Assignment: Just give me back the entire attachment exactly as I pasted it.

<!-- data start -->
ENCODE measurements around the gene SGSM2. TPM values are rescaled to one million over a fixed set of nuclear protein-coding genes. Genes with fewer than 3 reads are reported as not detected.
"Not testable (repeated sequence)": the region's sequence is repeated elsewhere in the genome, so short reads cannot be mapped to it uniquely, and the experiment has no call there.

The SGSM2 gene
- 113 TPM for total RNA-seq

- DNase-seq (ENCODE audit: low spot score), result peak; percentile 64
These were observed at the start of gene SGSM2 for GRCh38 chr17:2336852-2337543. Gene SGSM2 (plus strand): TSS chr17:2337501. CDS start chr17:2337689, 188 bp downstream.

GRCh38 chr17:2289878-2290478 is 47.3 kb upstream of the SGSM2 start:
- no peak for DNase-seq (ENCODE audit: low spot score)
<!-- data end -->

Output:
ENCODE measurements around the gene SGSM2. TPM values are rescaled to one million over a fixed set of nuclear protein-coding genes. Genes with fewer than 3 reads are reported as not detected.
"Not testable (repeated sequence)": the region's sequence is repeated elsewhere in the genome, so short reads cannot be mapped to it uniquely, and the experiment has no call there.

The SGSM2 gene
- 113 TPM for total RNA-seq

- DNase-seq (ENCODE audit: low spot score), result peak; percentile 64
These were observed at the start of gene SGSM2 for GRCh38 chr17:2336852-2337543. Gene SGSM2 (plus strand): TSS chr17:2337501. CDS start chr17:2337689, 188 bp downstream.

GRCh38 chr17:2289878-2290478 is 47.3 kb upstream of the SGSM2 start:
- no peak for DNase-seq (ENCODE audit: low spot score)